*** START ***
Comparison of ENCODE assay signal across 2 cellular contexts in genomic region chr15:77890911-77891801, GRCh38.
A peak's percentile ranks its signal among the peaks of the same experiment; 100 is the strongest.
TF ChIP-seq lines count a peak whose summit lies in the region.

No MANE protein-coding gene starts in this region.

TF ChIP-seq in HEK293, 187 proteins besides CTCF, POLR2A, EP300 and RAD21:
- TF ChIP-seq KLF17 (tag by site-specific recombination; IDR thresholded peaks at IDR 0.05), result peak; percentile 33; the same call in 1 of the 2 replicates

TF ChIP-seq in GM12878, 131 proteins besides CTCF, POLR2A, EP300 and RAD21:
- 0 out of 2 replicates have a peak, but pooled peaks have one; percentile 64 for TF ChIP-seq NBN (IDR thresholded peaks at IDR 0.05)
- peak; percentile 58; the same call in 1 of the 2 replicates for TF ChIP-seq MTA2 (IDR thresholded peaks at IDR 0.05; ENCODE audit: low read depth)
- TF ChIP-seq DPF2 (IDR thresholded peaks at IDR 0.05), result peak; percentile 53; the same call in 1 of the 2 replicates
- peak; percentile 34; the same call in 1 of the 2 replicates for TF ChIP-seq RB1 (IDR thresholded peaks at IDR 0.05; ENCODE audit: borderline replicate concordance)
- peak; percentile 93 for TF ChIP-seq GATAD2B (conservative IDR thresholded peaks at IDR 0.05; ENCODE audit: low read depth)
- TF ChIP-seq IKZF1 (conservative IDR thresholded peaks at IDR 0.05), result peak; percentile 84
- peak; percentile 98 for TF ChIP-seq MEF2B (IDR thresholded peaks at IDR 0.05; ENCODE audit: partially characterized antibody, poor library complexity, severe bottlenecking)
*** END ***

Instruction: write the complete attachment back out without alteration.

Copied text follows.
Comparison of ENCODE assay signal across 2 cellular contexts in genomic region chr15:77890911-77891801, GRCh38.
A peak's percentile ranks its signal among the peaks of the same experiment; 100 is the strongest.
TF ChIP-seq lines count a peak whose summit lies in the region.

No MANE protein-coding gene starts in this region.

TF ChIP-seq in HEK293, 187 proteins besides CTCF, POLR2A, EP300 and RAD21:
- TF ChIP-seq KLF17 (tag by site-specific recombination; IDR thresholded peaks at IDR 0.05), result peak; percentile 33; the same call in 1 of the 2 replicates

TF ChIP-seq in GM12878, 131 proteins besides CTCF, POLR2A, EP300 and RAD21:
- 0 out of 2 replicates have a peak, but pooled peaks have one; percentile 64 for TF ChIP-seq NBN (IDR thresholded peaks at IDR 0.05)
- peak; percentile 58; the same call in 1 of the 2 replicates for TF ChIP-seq MTA2 (IDR thresholded peaks at IDR 0.05; ENCODE audit: low read depth)
- TF ChIP-seq DPF2 (IDR thresholded peaks at IDR 0.05), result peak; percentile 53; the same call in 1 of the 2 replicates
- peak; percentile 34; the same call in 1 of the 2 replicates for TF ChIP-seq RB1 (IDR thresholded peaks at IDR 0.05; ENCODE audit: borderline replicate concordance)
- peak; percentile 93 for TF ChIP-seq GATAD2B (conservative IDR thresholded peaks at IDR 0.05; ENCODE audit: low read depth)
- TF ChIP-seq IKZF1 (conservative IDR thresholded peaks at IDR 0.05), result peak; percentile 84
- peak; percentile 98 for TF ChIP-seq MEF2B (IDR thresholded peaks at IDR 0.05; ENCODE audit: partially characterized antibody, poor library complexity, severe bottlenecking)